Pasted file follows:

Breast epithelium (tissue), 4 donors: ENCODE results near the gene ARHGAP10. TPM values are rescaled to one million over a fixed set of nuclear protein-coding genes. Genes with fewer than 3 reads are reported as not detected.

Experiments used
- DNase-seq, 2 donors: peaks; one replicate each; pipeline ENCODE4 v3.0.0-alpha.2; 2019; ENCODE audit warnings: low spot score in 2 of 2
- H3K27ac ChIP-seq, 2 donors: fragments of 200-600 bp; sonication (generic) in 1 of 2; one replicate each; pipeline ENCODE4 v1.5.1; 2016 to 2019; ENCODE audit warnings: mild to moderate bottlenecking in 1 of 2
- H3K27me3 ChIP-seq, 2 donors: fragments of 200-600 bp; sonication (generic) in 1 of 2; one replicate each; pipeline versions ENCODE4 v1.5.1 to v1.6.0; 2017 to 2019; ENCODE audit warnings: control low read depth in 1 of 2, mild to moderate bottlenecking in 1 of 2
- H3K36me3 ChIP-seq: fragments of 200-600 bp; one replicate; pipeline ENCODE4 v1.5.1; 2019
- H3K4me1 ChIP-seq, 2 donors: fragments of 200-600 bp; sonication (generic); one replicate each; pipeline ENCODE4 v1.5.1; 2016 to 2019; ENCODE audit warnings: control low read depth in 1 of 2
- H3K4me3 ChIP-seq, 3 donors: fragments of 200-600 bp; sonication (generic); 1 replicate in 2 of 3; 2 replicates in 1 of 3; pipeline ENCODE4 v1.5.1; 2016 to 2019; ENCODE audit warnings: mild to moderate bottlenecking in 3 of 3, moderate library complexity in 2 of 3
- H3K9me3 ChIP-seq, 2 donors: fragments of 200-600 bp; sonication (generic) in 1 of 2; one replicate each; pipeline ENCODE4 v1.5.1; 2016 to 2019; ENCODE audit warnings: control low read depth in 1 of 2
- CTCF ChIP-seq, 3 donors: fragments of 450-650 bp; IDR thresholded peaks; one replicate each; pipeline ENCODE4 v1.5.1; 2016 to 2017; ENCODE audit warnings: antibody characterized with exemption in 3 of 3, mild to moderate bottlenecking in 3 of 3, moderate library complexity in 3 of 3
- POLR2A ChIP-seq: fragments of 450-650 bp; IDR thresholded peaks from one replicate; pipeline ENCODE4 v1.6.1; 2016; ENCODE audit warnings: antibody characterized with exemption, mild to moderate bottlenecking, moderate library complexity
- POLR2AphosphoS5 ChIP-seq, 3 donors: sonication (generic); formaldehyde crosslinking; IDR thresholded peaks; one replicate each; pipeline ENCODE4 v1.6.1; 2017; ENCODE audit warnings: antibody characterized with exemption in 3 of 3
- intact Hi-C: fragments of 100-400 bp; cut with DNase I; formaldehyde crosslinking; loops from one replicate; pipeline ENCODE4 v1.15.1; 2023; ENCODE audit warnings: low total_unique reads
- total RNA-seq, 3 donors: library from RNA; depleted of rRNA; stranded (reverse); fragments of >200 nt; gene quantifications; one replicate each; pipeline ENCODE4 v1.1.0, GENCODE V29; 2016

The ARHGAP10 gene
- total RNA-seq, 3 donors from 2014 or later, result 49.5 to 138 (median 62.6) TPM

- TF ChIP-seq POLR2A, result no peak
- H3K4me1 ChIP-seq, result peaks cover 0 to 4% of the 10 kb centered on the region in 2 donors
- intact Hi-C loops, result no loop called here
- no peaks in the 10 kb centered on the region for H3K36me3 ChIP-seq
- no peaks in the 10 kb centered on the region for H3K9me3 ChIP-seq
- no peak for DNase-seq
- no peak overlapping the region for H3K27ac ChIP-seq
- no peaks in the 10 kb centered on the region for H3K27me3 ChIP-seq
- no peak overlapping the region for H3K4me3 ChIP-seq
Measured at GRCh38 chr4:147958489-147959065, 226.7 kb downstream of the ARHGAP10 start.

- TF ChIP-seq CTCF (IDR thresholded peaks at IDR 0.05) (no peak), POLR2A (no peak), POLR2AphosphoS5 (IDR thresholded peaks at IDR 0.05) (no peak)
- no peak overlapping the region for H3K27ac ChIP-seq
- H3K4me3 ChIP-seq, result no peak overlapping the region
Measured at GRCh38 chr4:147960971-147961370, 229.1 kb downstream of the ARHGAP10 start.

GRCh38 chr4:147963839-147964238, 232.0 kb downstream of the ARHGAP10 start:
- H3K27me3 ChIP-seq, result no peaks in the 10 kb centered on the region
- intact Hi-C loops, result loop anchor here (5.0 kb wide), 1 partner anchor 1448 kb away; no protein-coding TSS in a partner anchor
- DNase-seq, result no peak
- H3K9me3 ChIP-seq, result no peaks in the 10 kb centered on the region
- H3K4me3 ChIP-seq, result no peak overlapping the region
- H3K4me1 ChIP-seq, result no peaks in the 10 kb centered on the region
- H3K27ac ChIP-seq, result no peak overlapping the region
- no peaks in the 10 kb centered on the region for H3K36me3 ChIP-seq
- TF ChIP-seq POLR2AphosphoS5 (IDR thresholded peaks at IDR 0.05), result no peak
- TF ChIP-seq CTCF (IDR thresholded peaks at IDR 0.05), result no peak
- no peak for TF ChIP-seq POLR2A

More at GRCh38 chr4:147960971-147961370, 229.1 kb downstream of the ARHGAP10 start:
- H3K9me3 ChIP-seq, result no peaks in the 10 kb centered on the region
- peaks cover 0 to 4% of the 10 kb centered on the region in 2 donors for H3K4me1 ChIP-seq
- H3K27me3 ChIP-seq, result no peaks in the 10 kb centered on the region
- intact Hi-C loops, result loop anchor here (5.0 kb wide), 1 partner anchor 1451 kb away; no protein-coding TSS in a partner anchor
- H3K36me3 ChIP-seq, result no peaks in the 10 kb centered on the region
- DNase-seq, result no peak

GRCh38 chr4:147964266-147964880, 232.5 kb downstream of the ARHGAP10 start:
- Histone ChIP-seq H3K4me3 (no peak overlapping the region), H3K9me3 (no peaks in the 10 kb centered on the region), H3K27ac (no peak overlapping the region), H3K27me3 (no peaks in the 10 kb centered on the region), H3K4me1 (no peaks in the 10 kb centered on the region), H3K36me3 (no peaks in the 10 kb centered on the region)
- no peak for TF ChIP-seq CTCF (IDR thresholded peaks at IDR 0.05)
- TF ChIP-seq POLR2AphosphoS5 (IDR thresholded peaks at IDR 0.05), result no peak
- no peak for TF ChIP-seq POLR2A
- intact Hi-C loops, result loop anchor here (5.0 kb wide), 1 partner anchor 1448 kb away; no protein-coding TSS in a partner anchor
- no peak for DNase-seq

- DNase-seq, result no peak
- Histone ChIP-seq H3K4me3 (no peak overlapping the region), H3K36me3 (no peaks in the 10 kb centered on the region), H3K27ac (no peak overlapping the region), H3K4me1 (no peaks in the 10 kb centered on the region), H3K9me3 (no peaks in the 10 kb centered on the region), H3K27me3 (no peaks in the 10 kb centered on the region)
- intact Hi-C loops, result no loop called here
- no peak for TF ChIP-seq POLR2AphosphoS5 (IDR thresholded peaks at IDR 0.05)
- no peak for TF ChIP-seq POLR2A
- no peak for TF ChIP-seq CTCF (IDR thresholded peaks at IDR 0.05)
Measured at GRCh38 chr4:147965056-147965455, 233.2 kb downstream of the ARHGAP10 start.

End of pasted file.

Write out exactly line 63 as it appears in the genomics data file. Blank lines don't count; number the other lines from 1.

Measured at GRCh38 chr4:147965056-147965455, 233.2 kb downstream of the ARHGAP10 start.